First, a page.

March 21st, 1986, C/Z Records released the legendary Deep Six compilation album, featuring the early recordings of a handful of bands that would later become key figures in the grunge and alternative rock explosion of the early ’90s.

Deep Six introduced the world to the scene in its infancy. In 1986, the Melvins, Soundgarden, Skin Yard, Green River, Malfunkshun, and U-Men began brainstorming ways to save the masses from Bon Jovi’s Slippery When Wet. Thankfully, C/Z Records were on hand to release their efforts.

Compiled by Seattle locals Chris Hanzsek and Tina Casale of CZ Records to showcase what was happening in the Seattle rock community, They drew on the talents of six like-minded bands. “I really liked Green River,” says Casale. “They had great energy and played some really cool original songs.” Green River would help the fledgling label assemble the rest of the compilation.

“Tina and I took direct input from Jeff Ament and Mark Arm,” recalls Hanzsek. “I’d previously worked with Green River on their 1984 demo and debut EP Come On Down in 1985. I was also in the habit of printing band stickers and that sort of thing. The conversations with the Green River guys went something like, ‘OK! We’re starting a label. Let’s do a comp to expose it to the world! Who do you guys think should be on it?'”

Hanzsek and Casale met with each band individually to discuss the project. In addition to Green River and Soundgarden, they talked to Malfunkshun, the Melvins, Skin Yard and the U-Men. All six bands would agree to record for the album.

Green River had released their debut EP, Come On Down, several months before Deep Six. Here, they offer the bluesy punk chug of “10,000 Things.” Mark Arm’s unique Iggy-esque drawl is caustic, untamed and utterly addictive. “Your Own Best Friend” opens with moody arpeggios before picking up pace into a galloping ripper.

By 1986, The Melvins were considered one of Seattle’s top underground bands. On Deep Six, they dole out slabs of molton, sludgy riffs, twisted arrangments and menacing musicality. “Scared” features some batshit vocals from King Buzzo. “Blessing the Operation” is a forty-five-second fearsome thrash metal, punk grind-fest with thunderous drums from Dale Crover. The bouncing groove of “Grinding Process” is filled with bad intentions while “She Waits” is a full frontal hardcore assault which, at forty-one seconds, makes sure it doesn’t outstay its welcome.

Soundgarden provided the songs “Heretic”, “All Your Lies”, and “Tears To Forget”. Having formed only a year before, they were already showing signs of the transcendental brilliance they became known for, particularly on “Heritic”, with its mathematical time signatures and gorgeous atmospherics. Cornell trades brutal throat-shredding howls with helium shrieks.

The Soundgarden on Deep Six was a pre-Matt Cameron version of the band and featured Scott Sundquist on drums. At this stage, Matt was a member of Skin Yard, so he still appears on the album, but with Skin Yard, not Soundgarden.

Soundgarden re-recorded “Tears to Forget” for their 1987 EP Screaming Life, while “All Your Lies” was updated for their 1988 debut album Ultramega OK. But the nascent versions appearing on the Deep Six compilation do not suffer when held up against their (slightly) more polished reworkings. The feral immediacy is thrilling—even this early version of the band sounds like nothing else on earth.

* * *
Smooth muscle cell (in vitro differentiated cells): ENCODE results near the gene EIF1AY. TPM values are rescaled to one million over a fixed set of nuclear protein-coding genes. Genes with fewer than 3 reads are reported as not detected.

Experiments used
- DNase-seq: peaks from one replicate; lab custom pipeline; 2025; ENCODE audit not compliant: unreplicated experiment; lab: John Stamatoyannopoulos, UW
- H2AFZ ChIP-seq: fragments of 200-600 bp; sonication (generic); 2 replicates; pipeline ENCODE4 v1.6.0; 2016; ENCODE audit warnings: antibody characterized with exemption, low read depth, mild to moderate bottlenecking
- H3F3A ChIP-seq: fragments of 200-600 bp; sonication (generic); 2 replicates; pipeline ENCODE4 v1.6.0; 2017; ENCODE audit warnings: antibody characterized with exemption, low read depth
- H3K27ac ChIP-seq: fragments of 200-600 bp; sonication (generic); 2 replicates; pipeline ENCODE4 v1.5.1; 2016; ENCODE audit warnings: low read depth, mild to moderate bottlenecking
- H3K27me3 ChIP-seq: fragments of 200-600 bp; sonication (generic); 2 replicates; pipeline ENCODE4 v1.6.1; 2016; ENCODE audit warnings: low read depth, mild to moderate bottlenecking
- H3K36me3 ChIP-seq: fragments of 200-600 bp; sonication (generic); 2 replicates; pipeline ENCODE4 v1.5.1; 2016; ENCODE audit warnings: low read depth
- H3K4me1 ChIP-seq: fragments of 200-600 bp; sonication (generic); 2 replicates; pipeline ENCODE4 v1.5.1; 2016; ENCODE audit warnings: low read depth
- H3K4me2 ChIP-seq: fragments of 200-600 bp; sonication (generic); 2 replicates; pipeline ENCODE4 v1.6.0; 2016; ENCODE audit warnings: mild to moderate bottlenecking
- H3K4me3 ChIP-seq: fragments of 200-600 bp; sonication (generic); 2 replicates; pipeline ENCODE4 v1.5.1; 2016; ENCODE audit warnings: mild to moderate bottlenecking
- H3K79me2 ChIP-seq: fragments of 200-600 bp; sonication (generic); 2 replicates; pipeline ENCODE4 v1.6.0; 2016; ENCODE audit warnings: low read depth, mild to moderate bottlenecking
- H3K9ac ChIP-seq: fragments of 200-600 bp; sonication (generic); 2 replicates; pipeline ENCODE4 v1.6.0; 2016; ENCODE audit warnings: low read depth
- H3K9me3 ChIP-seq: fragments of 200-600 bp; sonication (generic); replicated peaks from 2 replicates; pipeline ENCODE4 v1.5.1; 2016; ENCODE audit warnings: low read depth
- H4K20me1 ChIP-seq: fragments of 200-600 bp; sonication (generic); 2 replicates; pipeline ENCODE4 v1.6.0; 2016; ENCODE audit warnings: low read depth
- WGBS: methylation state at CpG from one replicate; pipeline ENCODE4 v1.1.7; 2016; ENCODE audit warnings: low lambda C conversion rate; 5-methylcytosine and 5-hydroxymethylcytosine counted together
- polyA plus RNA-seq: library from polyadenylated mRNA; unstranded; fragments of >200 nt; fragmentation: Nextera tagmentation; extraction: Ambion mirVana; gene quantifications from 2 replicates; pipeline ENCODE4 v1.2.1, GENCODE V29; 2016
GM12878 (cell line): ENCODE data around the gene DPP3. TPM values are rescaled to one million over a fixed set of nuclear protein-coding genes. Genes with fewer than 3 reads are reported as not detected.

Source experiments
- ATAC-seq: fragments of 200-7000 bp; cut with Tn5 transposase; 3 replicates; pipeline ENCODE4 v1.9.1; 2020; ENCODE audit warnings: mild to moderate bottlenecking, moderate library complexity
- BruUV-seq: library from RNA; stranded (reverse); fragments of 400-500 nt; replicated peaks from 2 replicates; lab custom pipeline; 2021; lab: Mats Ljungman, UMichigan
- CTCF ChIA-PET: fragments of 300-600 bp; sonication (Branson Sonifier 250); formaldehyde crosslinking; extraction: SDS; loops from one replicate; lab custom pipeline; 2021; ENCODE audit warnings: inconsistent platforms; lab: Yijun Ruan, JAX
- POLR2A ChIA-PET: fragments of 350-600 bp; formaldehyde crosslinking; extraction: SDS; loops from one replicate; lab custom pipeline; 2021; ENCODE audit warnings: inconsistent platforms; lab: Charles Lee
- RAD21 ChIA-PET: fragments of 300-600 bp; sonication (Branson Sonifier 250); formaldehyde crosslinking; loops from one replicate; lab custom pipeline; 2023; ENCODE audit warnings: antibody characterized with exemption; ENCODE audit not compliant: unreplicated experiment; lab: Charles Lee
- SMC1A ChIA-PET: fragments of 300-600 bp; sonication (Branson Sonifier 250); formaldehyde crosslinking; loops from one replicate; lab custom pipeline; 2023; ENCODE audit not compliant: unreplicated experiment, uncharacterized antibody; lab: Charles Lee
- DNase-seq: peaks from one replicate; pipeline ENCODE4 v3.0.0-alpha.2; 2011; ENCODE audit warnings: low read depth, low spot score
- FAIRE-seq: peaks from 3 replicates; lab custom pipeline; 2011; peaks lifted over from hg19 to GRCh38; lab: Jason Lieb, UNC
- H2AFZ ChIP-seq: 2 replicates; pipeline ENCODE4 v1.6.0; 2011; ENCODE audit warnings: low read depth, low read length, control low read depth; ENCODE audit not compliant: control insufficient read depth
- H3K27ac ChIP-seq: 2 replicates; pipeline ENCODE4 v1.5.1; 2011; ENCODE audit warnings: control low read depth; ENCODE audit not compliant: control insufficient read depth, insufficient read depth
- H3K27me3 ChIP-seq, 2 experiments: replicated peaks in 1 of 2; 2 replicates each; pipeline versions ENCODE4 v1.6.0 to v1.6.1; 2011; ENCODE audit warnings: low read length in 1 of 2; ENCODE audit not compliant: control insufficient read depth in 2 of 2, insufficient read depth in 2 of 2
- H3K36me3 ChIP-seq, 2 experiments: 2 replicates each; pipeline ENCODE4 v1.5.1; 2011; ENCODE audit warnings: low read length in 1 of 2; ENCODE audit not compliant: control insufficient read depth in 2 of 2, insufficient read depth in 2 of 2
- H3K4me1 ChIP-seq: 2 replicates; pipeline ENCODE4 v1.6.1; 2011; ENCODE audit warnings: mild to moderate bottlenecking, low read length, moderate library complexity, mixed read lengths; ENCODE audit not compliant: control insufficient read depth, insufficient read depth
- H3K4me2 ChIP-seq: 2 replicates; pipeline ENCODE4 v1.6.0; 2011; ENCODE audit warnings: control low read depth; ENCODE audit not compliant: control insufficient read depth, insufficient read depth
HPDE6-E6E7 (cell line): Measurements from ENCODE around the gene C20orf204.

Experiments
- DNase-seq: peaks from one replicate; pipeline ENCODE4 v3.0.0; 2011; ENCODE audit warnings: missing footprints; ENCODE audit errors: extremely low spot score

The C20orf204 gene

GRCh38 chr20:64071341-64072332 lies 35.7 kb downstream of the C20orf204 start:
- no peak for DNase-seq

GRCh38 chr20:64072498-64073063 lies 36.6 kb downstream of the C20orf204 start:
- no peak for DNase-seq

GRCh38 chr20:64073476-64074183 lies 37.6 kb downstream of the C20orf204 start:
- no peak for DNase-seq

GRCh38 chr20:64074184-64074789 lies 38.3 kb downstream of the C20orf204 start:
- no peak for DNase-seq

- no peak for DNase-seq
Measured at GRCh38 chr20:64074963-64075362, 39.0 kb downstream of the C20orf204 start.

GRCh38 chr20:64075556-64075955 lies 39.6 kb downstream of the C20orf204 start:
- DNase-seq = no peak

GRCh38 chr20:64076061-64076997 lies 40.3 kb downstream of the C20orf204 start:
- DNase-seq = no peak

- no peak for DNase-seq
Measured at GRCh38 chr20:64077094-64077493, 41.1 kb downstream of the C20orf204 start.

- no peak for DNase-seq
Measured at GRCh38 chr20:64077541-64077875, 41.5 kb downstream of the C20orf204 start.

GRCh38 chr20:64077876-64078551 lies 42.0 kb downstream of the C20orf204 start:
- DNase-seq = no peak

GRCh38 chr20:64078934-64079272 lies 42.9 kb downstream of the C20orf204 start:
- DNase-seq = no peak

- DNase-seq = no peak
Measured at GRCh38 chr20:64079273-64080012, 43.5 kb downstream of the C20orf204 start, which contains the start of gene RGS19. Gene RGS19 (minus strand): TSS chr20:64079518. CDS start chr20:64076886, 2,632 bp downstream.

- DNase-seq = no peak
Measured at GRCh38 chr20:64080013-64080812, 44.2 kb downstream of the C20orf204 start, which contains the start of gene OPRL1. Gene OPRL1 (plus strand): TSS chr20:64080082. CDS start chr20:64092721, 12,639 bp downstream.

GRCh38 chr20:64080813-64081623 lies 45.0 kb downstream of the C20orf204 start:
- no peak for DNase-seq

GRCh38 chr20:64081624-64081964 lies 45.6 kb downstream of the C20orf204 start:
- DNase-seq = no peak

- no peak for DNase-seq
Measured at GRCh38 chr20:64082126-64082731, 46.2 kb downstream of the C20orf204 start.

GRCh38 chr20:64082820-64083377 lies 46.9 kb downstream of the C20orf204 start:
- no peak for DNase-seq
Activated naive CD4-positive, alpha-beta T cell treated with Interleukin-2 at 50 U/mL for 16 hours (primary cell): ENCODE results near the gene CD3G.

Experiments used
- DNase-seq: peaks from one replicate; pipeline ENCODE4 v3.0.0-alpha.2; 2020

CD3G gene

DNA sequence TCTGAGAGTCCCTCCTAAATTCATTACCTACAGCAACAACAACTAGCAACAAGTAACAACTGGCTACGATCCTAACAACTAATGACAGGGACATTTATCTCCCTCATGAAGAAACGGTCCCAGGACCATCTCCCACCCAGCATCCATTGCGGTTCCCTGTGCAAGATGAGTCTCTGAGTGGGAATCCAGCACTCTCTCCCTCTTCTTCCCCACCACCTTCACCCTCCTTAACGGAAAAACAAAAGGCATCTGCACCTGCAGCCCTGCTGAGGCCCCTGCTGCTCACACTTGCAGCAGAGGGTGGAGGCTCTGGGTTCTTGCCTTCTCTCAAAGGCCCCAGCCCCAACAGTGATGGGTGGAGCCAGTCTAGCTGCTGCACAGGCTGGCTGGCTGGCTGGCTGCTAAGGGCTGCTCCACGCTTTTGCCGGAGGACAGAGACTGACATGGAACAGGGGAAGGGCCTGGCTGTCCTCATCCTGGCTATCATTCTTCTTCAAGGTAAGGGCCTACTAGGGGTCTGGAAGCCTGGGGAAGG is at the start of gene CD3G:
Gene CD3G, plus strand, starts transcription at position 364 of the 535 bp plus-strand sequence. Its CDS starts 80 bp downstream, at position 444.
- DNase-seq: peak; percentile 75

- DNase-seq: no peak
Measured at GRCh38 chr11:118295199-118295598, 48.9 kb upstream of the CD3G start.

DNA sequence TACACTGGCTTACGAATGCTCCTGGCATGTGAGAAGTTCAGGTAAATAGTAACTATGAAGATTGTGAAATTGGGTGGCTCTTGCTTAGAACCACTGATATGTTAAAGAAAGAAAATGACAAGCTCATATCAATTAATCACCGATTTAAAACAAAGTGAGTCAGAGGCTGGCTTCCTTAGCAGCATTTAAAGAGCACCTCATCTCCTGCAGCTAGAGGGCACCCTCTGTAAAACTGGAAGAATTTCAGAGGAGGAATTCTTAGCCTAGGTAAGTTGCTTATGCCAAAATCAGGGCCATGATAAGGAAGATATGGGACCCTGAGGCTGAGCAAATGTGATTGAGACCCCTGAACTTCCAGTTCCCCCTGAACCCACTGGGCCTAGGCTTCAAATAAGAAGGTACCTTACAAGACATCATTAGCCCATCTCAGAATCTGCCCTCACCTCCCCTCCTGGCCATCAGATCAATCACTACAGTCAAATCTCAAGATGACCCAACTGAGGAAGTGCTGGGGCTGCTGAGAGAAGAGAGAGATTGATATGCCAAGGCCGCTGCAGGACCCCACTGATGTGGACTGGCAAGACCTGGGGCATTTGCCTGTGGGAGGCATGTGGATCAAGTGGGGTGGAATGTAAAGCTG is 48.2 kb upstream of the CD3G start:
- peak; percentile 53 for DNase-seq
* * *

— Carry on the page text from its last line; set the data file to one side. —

Andrew Wood’s Malfunkshun offers two tracks: “With Yo’ Heart (Not Yo’ Hands)”, a doomy-sludge groover, and the savage punk rock ripper, with thrash metal undertones “Stars-N-You.” Andrew would later form Mother Love Bone with Jeff Ament and Stone Gossard of Green River. On first listen, fans of his Mother Love Bone output may be surprised by the savage aggression of the Malfunkshun tracks on Deep Six. The band quickly reveals itself as a genius blend of Avant-garde noise-rock, glam pomp and hardcore punk with blistering, infectious energy.

Skin Yard’s guitarist, Jack Endino, would go on to record and produce many of the most legendary Seattle bands, helping to document and establish Soundgarden, Mudhoney, and Nirvana’s sound. His band, Skin Yard, provided two belters. The first, “Throb,” opens with an ominous two-note bass vamp from Daniel House and some sinister guitar atmospherics from Endino before Matt Cameron leads the band into a throbbing grind. Cameron’s drums are instantly recognisable and jaw-droppingly powerful.

“The Birds” features frontman Ben McMillan’s saxophone playing. The song reeks of pulp-fiction noir. Ben McMillian’s voice sounds utterly different from the belting husk we would later know in Skin Yard and Gruntruck. Instead, he adopts a rich, deep, partially spoken, impeccably enunciated baritone.

Seattle legends The U-Men close out the album with “They” and a bloodthirsty scream from frontman John Bigley, who whips the band into a guttural psychobilly barnburner. The U-Men’s angular muscle is corralled into a Cramps-style romp that perfectly concludes this essential compilation.

“I am surprised when someone contacts us and wants to know about the record, and it keeps happening,” says Casale years later. “I got 20 minutes of fame from Deep Six, and I’m proud to have been a part of it.”
The truth is, Deep Six is a staggering listen packed to the seams with originality, ideas, energy, talent, and charisma; it’s an astonishing collection of music that proves that these bands and musicians were on an utterly singular path.

“I saw the Deep Six album in the Rock & Roll Hall of Fame in the Seattle section, so you know it made an impact,” says Casale. As documents go, this is ground zero..!